View Full Version : Pontil black glass !

10-14-2014, 06:54 PM
This one is a little out if my range of knowledge. I know the basics, but that's about it. Any help with age or origin would be appreciated. Nice jagged pontil. String lip ? 9 & 3/4 inches tall. 3 inches across base. Corked and contents ![attachment=image(XC).jpg]

10-14-2014, 06:55 PM
More pics

10-14-2014, 06:57 PM
Last ones. Last pic is a tool mark at heel.[attachment=image(XI).jpg]

10-14-2014, 08:49 PM
My guess would be early 1800's French wine.It would be a fine example for a wine bottle time line if you putting one together . I've seen those button like tool marks but don't know anything about them as my main focus has been on earlier forms.

10-14-2014, 10:57 PM
Thanks Tim. Couple more questions, leave as is or empty the contents ? I'm leaning towards removing the contents to show the color better. If that won't affect the value too much. Don't want to ruin it. Mitch

10-14-2014, 11:00 PM
Isn't really old wine like that sometimes incredibly valuable? Though I guess you would probably have to know what it is, just selling it as "probably wine, extremely old" might not work too well. I'd leave the contents until you're sure though, I mean you never know.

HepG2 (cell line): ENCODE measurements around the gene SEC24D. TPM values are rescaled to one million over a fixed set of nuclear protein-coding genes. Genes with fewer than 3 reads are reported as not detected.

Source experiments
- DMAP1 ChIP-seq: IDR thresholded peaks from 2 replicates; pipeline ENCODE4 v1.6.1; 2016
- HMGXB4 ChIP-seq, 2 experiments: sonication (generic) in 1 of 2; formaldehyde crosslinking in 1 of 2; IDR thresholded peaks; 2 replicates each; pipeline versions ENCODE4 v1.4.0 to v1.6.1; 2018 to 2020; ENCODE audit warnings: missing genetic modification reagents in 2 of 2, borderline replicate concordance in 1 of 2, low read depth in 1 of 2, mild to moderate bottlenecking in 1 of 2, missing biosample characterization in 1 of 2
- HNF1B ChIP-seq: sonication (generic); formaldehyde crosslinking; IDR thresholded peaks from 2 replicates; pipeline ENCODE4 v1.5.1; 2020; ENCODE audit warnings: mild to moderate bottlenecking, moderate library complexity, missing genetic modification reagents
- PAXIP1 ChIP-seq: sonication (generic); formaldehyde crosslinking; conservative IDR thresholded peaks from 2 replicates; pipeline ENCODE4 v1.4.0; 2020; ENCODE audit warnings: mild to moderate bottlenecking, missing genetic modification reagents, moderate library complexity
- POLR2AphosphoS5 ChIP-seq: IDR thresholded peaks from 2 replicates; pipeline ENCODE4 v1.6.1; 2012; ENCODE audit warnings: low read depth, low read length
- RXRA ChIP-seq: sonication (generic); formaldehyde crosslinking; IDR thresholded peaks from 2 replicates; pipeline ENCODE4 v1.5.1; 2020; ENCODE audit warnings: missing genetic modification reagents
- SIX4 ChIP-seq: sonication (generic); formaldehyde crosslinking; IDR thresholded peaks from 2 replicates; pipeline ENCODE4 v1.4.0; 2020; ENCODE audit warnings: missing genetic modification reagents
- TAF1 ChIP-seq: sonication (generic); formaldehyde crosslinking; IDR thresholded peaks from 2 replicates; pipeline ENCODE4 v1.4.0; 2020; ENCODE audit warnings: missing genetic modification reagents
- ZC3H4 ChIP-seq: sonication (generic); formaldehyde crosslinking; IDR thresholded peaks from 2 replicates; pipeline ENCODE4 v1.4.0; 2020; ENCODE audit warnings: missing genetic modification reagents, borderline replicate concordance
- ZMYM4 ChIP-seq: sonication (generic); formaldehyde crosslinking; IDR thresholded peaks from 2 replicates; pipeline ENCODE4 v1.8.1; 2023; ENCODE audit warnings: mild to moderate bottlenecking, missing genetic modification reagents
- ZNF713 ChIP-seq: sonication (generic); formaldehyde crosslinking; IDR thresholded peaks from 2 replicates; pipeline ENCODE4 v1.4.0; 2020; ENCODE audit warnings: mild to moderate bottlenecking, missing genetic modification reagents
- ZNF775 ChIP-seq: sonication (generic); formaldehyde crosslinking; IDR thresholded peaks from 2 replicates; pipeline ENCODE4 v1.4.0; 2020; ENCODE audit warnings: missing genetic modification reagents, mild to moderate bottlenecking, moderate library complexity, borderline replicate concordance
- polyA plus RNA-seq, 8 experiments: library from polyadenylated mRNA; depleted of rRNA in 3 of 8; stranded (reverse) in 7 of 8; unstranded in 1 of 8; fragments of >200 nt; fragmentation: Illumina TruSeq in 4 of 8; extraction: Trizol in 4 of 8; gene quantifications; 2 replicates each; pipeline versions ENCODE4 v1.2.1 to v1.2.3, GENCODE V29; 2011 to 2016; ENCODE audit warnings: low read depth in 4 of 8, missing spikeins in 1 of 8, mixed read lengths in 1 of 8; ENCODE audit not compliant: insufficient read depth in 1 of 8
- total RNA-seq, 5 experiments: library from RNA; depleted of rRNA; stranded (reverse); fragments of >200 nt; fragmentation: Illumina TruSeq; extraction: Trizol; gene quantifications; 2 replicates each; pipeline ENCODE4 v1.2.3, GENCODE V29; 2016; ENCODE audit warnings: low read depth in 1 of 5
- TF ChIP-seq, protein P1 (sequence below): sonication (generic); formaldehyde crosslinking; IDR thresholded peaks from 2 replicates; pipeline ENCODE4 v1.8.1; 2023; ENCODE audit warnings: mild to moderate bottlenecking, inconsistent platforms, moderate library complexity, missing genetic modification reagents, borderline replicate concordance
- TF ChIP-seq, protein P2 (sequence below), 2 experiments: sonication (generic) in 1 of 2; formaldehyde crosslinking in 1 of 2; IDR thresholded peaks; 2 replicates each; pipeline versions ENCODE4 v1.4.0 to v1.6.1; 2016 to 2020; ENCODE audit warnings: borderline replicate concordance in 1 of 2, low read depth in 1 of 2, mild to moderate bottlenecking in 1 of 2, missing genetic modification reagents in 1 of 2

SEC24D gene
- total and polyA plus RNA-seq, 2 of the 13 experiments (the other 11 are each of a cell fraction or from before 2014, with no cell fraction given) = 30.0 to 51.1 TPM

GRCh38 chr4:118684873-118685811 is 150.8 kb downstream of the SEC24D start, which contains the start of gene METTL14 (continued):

10-15-2014, 03:57 AM
Oh please don't ever remove any original contents! The bottle is French or possibly Belgian, c1770-1790, freeblown, blowpipe pontil, classic wine bottle for that era and place (that base edge mark is just a random manufacture aspect, not anything specifically caused by pontil tools or anything). it looks a good example, but as these are still relatively available, one with original contents and still corked properly is of much more interest than a super clean sterilised one that shines brightly in a window display. This on still has it's history so please keep it that way. Look carefully if there is not any impression on any wax on top of the seal, sometimes hidden under the accumulated dust/grime. Also check the cork is in good condition, and preferably this should be stored lying down so that the cork doesn't dry out and shrink.www.earlyglass.com (http://www.earlyglass.com) Facebook group: Earlyglass for sale & show